Project management tools are among the few tools that span all departments in a business, and with some 85% of companies accelerating the digitization of employee collaboration since the outbreak of COVID, project management is one of the most important tech niches in the post-pandemic world.
In the modern business arena, project management tools are a non-negotiable essential for planning, monitoring, and executing projects of any size, while preventing miscommunication and lost efficiencies that can arise from dated or otherwise improvident strategy.
Like any kind of tool though, the project management niche is large and varied, and tools can be a huge asset or an unnecessary complication, depending on your exact goals and needs.
In this guide, we’ll take a deep dive into what project management tools do, how to find one that’s a good match for your organization, and a round-up of our four favorite project management tools to consider using at your business.
Table of Contents:
- What Are Project Management Tools?
- How to Assess Project Management Tools for your Business
- 4 Project Management Tools to Consider for Your Business
What Are Project Management Tools?
To put it simply, project management tools are pieces of software which help workers to plan projects in a way that ensures clear and efficient communication, and the efficient use of resources across a whole team. They can vary from rudimentary task management boards, all the way up to cutting-edge software suites that use artificial intelligence to help predict and optimize decision making.
Though there’s a lot of variance within the project management space, most tools will have a few core functionalities, including:
👉 Task Management: Setting tasks with assignees, due dates, and briefs, with relevant documents and other materials attached to help with organization and visibility across the team.
👉 Parent Projects: Structured project management, where individual tasks are assigned to an overarching goal, showing everyone involved the steps needed to achieve “big picture” benchmarks.
👉 Collaboration: Making it easy to share documents and content, stay in constant communication with the other members of a team, and collaborate on a single task in a logical and efficient way.
👉 Capacity Tracking: Many collaboration tools have features that allow managers to see employees’ capacity and assign work based on these limitations, ensuring no one gets burned out or winds up taking an unfair share of a given project.
How to Assess Project Management Tools for your Business
Bringing a good project management tool into the fold can have countless benefits, such as:
- More efficient resource management
- Easier employee onboarding
- All-around risk mitigation for many different project types
However, with countless tools on the market and dozens of important variables within each option, finding a tool that’s well-suited to your team and the wider organization can be challenging, to say the least.
As you begin to explore your options for project management optimization, here’s some of the most important areas to consider when you’re assessing project management tools for your business…
Capacity for Task Management & Project Tracking
With around 12% of a manager’s average work week spent assigning and prioritizing work for their team, task management and project tracking are two of the most fundamental functions of any project management tool.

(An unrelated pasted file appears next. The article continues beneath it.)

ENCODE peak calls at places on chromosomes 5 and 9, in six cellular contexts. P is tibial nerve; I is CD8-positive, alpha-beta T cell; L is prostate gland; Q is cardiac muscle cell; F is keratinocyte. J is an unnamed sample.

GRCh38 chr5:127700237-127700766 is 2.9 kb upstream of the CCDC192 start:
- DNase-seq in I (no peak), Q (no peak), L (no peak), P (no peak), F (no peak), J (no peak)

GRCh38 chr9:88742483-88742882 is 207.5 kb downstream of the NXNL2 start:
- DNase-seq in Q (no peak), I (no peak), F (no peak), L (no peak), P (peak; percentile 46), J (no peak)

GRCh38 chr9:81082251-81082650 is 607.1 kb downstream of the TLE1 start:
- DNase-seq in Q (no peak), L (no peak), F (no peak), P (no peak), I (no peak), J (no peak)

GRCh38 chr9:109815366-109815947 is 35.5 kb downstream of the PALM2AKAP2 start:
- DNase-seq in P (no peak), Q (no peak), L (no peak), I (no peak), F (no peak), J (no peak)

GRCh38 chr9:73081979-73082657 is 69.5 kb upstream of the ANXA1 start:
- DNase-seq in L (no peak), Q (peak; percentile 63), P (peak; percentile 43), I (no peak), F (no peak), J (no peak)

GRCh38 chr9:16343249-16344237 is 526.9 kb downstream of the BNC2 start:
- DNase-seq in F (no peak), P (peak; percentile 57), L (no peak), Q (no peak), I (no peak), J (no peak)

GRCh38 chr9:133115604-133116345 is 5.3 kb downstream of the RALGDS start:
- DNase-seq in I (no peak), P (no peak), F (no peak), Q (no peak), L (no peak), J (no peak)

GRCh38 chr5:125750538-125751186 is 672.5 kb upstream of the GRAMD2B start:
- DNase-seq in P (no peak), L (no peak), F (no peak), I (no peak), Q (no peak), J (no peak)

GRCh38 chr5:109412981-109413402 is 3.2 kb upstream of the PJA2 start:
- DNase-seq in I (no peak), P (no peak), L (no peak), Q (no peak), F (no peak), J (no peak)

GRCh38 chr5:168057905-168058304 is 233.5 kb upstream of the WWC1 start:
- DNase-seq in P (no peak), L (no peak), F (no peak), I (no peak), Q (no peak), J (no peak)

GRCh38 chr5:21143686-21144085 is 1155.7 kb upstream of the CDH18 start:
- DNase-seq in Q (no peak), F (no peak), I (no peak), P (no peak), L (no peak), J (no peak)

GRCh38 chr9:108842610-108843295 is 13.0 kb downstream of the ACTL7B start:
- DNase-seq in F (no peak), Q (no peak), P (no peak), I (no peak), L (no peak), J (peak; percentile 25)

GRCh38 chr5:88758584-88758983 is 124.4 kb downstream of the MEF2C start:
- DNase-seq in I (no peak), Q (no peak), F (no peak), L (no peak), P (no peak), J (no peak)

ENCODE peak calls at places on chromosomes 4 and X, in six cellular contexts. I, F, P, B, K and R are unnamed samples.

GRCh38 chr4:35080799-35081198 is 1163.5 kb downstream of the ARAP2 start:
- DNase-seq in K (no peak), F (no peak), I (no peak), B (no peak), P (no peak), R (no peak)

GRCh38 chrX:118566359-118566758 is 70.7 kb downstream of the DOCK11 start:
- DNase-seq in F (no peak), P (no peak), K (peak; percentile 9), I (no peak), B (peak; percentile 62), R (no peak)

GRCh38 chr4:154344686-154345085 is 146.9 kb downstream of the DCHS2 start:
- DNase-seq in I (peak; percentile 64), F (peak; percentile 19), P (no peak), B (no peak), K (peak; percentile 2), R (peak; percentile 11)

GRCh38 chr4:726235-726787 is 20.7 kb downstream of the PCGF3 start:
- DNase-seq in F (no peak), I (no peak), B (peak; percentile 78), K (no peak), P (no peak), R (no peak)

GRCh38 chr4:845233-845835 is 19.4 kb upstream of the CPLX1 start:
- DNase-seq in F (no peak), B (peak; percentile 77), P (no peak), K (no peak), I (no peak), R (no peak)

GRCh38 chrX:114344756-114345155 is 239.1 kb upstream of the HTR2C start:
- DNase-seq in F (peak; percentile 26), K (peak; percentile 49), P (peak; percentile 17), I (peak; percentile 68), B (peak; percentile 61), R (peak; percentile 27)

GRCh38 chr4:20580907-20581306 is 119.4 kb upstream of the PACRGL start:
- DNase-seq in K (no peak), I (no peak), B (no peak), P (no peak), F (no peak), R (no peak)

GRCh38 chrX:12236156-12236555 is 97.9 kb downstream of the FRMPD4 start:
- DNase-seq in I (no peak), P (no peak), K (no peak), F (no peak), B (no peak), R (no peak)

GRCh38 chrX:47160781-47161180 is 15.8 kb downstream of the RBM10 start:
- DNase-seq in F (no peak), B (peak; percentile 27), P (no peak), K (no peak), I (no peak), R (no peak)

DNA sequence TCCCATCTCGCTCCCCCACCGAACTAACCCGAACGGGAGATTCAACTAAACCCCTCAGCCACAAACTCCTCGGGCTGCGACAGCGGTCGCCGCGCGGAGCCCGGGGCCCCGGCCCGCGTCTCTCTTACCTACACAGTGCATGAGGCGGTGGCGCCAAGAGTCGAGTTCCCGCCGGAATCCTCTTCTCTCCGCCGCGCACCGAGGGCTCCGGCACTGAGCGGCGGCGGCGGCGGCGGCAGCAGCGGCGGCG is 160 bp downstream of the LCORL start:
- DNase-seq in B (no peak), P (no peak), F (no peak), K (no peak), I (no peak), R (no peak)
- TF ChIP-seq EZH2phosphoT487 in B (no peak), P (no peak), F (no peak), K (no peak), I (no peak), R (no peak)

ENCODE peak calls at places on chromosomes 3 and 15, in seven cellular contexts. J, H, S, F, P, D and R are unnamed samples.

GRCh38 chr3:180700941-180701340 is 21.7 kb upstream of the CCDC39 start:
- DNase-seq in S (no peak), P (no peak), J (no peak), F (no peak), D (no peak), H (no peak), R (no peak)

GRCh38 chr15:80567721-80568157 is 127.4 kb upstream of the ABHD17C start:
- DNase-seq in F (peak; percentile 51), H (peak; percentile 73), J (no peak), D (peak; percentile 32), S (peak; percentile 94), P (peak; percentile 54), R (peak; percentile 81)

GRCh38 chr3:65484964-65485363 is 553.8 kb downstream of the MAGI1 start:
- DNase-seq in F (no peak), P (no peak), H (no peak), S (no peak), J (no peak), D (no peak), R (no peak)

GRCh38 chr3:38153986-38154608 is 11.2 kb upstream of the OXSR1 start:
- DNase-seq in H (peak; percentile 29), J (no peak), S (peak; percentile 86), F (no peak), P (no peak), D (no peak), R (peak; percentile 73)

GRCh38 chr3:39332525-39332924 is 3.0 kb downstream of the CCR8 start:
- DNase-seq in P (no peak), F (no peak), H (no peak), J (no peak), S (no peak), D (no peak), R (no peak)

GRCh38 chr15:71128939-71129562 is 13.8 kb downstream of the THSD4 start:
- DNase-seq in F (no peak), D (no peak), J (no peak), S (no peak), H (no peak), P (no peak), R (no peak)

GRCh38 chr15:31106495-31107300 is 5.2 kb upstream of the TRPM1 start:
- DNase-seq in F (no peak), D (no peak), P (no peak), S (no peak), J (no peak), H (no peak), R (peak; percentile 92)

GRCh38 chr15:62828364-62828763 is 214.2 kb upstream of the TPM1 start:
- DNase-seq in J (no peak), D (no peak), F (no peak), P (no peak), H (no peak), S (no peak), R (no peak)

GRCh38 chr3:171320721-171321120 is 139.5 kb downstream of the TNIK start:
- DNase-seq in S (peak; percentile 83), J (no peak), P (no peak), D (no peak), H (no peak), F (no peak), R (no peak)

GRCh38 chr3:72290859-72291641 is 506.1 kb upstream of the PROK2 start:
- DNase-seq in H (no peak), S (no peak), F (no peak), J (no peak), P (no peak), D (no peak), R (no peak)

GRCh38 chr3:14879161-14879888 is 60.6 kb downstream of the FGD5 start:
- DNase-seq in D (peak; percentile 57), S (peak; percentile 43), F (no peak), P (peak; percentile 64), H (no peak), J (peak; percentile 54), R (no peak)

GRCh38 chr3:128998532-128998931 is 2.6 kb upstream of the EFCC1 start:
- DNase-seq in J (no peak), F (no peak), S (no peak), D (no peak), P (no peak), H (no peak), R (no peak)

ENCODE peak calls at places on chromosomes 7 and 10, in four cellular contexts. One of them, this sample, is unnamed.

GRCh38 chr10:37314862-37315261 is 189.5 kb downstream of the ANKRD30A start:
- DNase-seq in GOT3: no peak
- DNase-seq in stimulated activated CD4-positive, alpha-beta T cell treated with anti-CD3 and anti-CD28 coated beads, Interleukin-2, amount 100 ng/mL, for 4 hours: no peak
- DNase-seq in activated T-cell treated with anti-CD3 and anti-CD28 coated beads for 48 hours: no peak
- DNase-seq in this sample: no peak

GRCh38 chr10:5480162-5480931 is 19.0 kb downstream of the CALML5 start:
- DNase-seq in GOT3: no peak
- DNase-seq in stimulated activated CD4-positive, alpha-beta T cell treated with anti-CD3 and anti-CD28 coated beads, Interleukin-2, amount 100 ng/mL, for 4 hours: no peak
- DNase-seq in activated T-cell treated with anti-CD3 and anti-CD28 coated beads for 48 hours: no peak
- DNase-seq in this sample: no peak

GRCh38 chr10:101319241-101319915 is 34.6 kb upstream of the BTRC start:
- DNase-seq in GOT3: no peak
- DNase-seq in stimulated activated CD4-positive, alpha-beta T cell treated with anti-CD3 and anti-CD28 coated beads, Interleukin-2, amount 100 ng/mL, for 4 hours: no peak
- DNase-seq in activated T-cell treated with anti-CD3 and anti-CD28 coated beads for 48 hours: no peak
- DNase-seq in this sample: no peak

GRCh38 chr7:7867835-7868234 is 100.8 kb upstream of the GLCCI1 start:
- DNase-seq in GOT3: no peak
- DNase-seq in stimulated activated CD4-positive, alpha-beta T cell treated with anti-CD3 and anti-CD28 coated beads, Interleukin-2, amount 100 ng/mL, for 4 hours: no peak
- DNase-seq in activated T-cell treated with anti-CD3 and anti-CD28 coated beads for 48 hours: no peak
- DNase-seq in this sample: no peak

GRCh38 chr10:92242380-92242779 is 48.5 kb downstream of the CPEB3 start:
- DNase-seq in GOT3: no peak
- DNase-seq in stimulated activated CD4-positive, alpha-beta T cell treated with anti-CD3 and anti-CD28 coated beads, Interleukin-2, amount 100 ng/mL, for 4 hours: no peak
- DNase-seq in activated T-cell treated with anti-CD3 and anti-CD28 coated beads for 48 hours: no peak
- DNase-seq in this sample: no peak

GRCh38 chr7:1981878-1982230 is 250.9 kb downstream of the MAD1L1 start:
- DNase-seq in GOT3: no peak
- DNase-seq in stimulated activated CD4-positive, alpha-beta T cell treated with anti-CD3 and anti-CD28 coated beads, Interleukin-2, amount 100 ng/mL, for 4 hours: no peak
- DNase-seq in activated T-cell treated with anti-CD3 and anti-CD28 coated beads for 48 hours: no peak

No matter how complex they get, projects are made up of individual tasks and having a system that allows you to assign, review, and manage your tasks from a centralized, user-friendly location is one of the best things you can do for your project management capabilities.
When assessing a new tool, start by viewing demo videos or getting a free trial to give yourself the most accurate picture of how your own task management and project tracking needs will fit into the interface. Subtle differences here can make a lot of practical differences in the way your team interacts with the tool, so don’t take a tool’s marketing hype at face value.
Ease of Use
Most project management suites are framed as being easy to use, but this can mean different things in the context of different tools.
Just like its capacity for effective task management, you need to consider a tool’s ease of use in the wider context of your team, and try to project just how easy team members at all echelons of your organization will find it to hit the ground running when they’re asked to start using project management software.
In an ideal scenario, the project management tool you choose should have a simple enough interface that all team members, even junior new hires who have never seen a project management system before, can use its main features without having to navigate a challenging learning curve.
Many businesses can find it difficult to free up training resources, especially when it’s relatively new, so make sure that ease of use is a priority as you go about assessing your options for project management tools.
We live in a post-big-data world, where everything from organization-wide quarterly financials to niche areas like sales intelligence requires objective and accurate data used to inform key decisions.
Intelligent prospecting solution Outbase explains that sales intelligence “can help keep track of emerging trends or technologies, and keep tabs on competitors, allowing you to recognize these patterns and adapt your business to account for these changes. It also means that manpower which would be spent researching can be put into a more useful role.”
Just like the more outward-facing tools you use to maximize success, your project management software should give you access to reporting dashboards that give you a detailed look at project performance indicators, and helps you make the right calls to maintain your long-term project health.
Though being able to generate these highly granular reports at a project, individual, or custom level may not feel like a big priority in your company’s current state, it’s important to remember that nothing in business is static. If you find yourself in a position in the future where you need increasingly complex reports and detailed projections in terms of capacity and demands, it’s better to have these capabilities ready through your project management tool, rather than having to scramble to carry out fresh research, upgrade your tool subscription, or find a new tool altogether.
Employees have shown an increasing need for efficient and flexible communication for some time, and within post-Covid remote working environments, this is more important than ever.